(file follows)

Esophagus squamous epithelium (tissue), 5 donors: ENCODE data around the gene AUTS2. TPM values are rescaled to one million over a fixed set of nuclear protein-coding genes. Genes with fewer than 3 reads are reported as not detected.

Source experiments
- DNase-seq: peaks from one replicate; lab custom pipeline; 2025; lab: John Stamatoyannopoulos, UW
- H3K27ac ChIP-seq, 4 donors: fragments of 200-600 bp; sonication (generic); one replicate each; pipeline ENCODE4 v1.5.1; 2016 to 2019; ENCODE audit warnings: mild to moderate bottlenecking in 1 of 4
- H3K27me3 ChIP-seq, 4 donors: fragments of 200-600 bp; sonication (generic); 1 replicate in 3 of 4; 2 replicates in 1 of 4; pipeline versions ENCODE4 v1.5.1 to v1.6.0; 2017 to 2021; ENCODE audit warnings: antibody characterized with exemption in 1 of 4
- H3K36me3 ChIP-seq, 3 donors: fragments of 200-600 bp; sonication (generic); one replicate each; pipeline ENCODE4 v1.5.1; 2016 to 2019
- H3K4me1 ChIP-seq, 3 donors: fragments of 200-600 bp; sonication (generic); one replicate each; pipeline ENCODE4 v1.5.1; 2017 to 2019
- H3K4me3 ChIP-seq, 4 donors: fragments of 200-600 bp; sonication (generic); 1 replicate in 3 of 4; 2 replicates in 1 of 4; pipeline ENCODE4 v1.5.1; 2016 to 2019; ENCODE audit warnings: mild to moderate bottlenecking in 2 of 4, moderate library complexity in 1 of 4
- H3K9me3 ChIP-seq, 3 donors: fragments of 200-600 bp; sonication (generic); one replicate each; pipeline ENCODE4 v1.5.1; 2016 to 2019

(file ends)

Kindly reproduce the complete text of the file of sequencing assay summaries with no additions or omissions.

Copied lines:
Esophagus squamous epithelium (tissue), 5 donors: ENCODE data around the gene AUTS2. TPM values are rescaled to one million over a fixed set of nuclear protein-coding genes. Genes with fewer than 3 reads are reported as not detected.

Source experiments
- DNase-seq: peaks from one replicate; lab custom pipeline; 2025; lab: John Stamatoyannopoulos, UW
- H3K27ac ChIP-seq, 4 donors: fragments of 200-600 bp; sonication (generic); one replicate each; pipeline ENCODE4 v1.5.1; 2016 to 2019; ENCODE audit warnings: mild to moderate bottlenecking in 1 of 4
- H3K27me3 ChIP-seq, 4 donors: fragments of 200-600 bp; sonication (generic); 1 replicate in 3 of 4; 2 replicates in 1 of 4; pipeline versions ENCODE4 v1.5.1 to v1.6.0; 2017 to 2021; ENCODE audit warnings: antibody characterized with exemption in 1 of 4
- H3K36me3 ChIP-seq, 3 donors: fragments of 200-600 bp; sonication (generic); one replicate each; pipeline ENCODE4 v1.5.1; 2016 to 2019
- H3K4me1 ChIP-seq, 3 donors: fragments of 200-600 bp; sonication (generic); one replicate each; pipeline ENCODE4 v1.5.1; 2017 to 2019
- H3K4me3 ChIP-seq, 4 donors: fragments of 200-600 bp; sonication (generic); 1 replicate in 3 of 4; 2 replicates in 1 of 4; pipeline ENCODE4 v1.5.1; 2016 to 2019; ENCODE audit warnings: mild to moderate bottlenecking in 2 of 4, moderate library complexity in 1 of 4
- H3K9me3 ChIP-seq, 3 donors: fragments of 200-600 bp; sonication (generic); one replicate each; pipeline ENCODE4 v1.5.1; 2016 to 2019